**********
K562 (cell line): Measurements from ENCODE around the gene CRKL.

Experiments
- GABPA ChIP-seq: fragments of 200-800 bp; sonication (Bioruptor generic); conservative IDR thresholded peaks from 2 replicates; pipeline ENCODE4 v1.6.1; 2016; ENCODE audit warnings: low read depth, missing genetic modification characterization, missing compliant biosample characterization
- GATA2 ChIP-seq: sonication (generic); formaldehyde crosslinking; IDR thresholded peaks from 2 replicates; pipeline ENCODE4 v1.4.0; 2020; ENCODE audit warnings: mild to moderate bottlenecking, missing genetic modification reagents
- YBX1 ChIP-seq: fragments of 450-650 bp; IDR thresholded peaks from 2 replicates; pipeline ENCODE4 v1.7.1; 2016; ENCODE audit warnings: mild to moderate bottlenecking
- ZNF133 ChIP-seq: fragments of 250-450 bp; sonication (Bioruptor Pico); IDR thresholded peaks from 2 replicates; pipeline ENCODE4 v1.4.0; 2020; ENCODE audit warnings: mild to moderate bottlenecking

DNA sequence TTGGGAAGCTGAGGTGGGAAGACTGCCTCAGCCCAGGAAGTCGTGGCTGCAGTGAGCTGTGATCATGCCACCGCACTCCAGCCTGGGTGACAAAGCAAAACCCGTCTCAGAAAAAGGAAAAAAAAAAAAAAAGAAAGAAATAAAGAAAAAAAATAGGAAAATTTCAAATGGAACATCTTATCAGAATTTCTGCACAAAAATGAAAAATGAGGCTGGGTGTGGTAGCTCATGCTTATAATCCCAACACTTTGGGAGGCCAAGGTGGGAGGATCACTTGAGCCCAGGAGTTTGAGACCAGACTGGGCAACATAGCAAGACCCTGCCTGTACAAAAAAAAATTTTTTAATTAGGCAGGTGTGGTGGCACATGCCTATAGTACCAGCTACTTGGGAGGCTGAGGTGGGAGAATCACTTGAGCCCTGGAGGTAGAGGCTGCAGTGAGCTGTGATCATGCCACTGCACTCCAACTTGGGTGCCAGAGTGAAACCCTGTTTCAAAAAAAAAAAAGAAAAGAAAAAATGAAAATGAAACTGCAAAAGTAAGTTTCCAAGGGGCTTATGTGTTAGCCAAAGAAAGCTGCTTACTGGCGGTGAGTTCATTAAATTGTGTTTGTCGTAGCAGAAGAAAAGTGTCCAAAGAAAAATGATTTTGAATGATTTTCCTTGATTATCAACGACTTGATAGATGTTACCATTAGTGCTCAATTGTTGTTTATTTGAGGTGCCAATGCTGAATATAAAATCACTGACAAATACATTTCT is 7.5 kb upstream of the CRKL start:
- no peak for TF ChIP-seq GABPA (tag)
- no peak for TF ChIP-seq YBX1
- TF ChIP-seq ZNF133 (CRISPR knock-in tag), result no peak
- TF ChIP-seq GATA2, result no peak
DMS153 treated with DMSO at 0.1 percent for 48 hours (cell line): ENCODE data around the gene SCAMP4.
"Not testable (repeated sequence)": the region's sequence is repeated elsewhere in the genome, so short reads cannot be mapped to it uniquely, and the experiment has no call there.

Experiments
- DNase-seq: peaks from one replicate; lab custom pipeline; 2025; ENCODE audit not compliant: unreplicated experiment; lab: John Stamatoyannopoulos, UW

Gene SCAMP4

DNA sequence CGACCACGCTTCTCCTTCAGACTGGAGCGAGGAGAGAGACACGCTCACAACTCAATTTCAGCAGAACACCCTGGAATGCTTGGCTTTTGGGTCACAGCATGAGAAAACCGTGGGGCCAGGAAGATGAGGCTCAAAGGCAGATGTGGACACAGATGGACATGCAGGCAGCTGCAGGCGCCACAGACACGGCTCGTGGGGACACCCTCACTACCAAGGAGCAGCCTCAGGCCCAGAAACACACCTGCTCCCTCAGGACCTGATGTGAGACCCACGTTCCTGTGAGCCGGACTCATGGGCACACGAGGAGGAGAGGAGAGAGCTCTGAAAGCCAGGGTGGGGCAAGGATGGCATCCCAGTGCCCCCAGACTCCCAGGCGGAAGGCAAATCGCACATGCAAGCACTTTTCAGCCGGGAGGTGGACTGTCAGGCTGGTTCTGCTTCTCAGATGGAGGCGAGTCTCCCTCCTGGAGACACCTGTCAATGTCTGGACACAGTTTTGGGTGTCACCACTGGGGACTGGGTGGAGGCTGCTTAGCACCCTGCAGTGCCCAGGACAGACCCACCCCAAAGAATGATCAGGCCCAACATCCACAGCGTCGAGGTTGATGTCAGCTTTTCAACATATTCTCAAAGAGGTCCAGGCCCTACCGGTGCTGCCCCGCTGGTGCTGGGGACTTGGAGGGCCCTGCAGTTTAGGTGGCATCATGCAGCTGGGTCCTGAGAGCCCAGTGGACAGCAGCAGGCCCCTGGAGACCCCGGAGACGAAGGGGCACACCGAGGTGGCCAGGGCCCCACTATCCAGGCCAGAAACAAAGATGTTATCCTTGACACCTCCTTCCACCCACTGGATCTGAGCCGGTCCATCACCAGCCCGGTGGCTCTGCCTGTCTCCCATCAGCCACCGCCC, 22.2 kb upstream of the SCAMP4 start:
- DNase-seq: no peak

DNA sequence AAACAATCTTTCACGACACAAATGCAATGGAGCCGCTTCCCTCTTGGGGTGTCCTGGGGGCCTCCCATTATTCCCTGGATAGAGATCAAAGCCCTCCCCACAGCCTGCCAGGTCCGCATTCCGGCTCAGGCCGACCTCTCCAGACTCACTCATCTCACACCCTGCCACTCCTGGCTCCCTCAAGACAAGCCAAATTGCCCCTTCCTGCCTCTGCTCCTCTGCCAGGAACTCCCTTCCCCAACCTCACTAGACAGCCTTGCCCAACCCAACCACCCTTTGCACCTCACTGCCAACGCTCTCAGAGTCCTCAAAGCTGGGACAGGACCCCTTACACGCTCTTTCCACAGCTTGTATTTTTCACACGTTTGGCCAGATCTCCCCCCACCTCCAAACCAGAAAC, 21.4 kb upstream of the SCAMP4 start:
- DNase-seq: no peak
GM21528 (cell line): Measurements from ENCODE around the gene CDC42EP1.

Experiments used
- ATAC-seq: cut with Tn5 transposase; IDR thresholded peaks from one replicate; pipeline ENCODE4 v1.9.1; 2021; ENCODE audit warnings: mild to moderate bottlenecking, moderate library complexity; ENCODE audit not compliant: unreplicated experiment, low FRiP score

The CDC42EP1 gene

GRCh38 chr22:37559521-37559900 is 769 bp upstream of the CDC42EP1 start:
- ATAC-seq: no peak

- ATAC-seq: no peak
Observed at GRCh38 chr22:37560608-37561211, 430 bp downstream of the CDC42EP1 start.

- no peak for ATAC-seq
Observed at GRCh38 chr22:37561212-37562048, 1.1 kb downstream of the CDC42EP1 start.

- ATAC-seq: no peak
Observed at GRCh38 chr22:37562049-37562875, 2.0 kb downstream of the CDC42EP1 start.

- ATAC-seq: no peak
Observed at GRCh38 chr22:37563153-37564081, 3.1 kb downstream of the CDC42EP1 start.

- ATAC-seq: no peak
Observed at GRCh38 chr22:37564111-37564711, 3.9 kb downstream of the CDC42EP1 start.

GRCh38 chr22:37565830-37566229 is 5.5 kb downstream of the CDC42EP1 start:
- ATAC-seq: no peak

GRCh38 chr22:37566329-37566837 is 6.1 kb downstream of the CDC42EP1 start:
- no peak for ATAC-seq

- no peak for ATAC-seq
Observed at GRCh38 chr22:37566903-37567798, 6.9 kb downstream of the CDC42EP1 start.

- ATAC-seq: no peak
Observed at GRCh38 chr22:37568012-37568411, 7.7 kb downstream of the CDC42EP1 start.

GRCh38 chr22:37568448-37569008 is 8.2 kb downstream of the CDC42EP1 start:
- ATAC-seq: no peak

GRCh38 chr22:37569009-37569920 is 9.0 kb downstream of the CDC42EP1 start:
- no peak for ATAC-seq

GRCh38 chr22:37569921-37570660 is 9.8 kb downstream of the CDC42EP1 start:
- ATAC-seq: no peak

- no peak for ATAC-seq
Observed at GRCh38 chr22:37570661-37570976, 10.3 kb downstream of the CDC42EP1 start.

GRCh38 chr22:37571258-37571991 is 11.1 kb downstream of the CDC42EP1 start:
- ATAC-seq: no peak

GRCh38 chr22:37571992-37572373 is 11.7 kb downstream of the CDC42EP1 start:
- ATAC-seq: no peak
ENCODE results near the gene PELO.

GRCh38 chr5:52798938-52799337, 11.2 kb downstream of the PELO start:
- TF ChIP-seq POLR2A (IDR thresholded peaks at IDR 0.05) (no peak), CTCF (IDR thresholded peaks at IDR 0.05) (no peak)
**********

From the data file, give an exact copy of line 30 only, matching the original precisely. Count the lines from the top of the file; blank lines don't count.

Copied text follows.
Observed at GRCh38 chr22:37561212-37562048, 1.1 kb downstream of the CDC42EP1 start.